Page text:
Power dynamics along racial and class lines impact support for child development

Clinical psychologist Cynthia García Coll, PhD, stressed the need to recognize common ‘human’ characteristics among families while acknowledging cultural differences.

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The availability of resources that support healthy child development often reflect America’s centuries-old conflicts over race, class, and power, one of Erikson Institute’s 2017 honorary degree recipients said during a recent discussion with faculty, staff, students, and alumni.

“Minorities are not minorities because of numbers — it’s a matter of power and access,” said Cynthia García Coll, PhD, an influential researcher and clinical psychologist from Albizu University in Puerto Rico. “It goes back to this country’s Civil War. It’s the same issues of power and ownership, who controls resources, and who is human and not.”

Erikson hosted a conversation with Dr. Coll titled “Supporting the Development of Marginalized Children in Uncertain Times” the day before she gave a keynote speech to the Class of 2017 at Erikson’s graduation ceremony.

The discussion came just after the 20th anniversary of the “Integrative Model for the Study of Developmental Competencies in Minority Children,” which Dr. Coll and her peers published in 1996. The model is still widely used and studied today, including at Erikson, and continues to be highly relevant, as issues of inequality have been amplified in recent years, Dr. Coll said.

She stressed a need to acknowledge diversity, not just in terms of outward appearances but also in terms of culture and approaches to child rearing. At the same time, individuals working to support child development must also recognize that despite differences, all humans are common in many ways, such as the idea that “we all want our children to do well.”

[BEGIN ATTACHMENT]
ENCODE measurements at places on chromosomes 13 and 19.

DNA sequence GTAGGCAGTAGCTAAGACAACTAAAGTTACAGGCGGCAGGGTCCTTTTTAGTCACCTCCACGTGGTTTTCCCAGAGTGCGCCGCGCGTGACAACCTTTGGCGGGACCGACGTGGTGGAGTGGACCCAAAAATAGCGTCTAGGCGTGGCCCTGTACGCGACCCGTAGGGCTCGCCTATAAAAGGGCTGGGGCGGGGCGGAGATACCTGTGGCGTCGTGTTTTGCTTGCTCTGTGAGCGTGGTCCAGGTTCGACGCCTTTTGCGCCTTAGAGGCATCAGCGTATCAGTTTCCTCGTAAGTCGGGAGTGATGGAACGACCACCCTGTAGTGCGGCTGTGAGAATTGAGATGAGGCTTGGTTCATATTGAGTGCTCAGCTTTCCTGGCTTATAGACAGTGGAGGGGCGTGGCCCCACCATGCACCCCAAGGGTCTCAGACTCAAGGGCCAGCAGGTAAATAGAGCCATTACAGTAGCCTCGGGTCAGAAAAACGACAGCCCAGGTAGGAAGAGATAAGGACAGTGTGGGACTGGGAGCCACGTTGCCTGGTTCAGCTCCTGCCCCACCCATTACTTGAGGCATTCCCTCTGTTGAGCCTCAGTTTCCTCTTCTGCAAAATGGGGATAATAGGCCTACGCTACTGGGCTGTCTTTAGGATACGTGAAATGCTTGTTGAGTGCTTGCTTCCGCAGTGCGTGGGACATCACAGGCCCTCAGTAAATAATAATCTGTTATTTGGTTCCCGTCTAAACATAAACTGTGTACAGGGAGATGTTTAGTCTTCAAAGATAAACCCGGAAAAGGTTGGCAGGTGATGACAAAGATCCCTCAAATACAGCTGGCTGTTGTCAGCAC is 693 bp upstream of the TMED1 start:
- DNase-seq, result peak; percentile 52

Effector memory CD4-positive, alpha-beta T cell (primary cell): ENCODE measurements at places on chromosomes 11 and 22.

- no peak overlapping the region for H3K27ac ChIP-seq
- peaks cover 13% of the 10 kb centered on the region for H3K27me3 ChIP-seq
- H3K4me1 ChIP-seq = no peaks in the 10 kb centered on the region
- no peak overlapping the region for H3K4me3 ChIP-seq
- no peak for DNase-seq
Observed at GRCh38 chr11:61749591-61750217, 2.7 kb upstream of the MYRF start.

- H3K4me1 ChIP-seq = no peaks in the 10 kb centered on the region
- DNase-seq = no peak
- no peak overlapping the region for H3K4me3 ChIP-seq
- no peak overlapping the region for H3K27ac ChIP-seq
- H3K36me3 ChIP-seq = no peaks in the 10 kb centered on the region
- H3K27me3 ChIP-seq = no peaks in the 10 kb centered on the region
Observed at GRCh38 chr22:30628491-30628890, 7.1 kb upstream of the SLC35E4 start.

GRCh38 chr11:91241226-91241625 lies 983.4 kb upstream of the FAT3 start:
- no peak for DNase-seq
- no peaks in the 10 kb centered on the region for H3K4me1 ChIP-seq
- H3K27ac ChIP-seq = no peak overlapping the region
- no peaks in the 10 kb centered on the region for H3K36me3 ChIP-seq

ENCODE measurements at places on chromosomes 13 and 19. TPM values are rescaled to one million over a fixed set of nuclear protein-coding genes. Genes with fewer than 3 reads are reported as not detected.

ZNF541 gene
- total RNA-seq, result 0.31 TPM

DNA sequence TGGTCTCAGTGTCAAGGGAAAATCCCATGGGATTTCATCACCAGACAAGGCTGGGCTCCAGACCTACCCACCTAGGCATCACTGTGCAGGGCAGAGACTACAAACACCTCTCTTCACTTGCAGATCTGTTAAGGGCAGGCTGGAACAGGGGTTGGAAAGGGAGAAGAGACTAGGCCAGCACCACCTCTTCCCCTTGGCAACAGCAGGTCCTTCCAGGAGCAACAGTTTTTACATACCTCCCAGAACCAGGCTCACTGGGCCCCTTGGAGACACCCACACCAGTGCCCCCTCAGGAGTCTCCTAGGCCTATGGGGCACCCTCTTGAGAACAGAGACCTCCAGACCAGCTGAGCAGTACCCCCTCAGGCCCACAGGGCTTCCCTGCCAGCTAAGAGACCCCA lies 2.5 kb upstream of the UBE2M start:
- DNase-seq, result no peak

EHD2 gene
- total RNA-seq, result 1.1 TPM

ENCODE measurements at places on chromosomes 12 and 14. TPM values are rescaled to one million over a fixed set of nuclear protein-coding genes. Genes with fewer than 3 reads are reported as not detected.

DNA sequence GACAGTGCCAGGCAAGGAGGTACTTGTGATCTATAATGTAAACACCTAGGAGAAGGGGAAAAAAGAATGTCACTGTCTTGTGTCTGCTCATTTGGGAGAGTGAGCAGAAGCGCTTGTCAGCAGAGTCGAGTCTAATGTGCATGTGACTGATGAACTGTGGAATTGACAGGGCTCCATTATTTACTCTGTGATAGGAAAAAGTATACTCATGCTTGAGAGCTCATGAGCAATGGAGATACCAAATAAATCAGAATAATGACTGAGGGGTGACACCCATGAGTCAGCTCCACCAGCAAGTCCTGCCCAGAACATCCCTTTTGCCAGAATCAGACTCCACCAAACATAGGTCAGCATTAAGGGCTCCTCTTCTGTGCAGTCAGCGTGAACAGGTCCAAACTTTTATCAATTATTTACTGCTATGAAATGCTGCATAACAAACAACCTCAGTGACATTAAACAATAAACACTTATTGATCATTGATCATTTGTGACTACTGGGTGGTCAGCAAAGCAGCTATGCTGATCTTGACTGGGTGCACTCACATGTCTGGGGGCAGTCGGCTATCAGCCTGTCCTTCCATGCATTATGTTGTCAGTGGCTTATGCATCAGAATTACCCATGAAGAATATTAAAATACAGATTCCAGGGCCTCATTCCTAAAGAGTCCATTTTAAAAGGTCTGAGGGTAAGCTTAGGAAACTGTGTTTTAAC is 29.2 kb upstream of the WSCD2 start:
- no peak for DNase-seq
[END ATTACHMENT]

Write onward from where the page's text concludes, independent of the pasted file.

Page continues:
The concept of differing approaches to child rearing can be difficult for Erikson students to grasp, particularly if they come from less diverse communities and have less exposure to different theories and practices, said Erikson Professor Luisiana Meléndez, PhD, who co-moderated the discussion with her colleague, Professor Tonya Bibbs, PhD, MSW.

“Not all parents do their child rearing in same way, and students sometimes see that as challenging,” Dr. Meléndez said. “They want to have a right way.”

“We have differences, but we are still part of the same circle,” Dr. Coll said. “That’s why students have difficulties. They are tribal; they are part of a tribe.”

Individuals who work with children and families need to consider the circumstances in which parenting is taking place, she said, echoing one of Erikon’s core commitments: Understanding child development in the context of relationships, family, and community. For instance, she said, parents who are from low-income households and are stressed sometimes find themselves raising their voices with children or even spanking, actions that a practitioner from a different background might find alarming.

In that sense, it is essential to mitigate other factors that might be causing family stress, including poor economic conditions and violence in the community, Dr. Coll continued. It’s also important to ensure that all families can access resources that support fundamental needs, including parenting assistance, adequate housing, and education.

“I just want open doors,” Dr. Coll said. “I just want supports and resources for kids and families to thrive. I just want to be sure everyone has access to everything that is theirs.”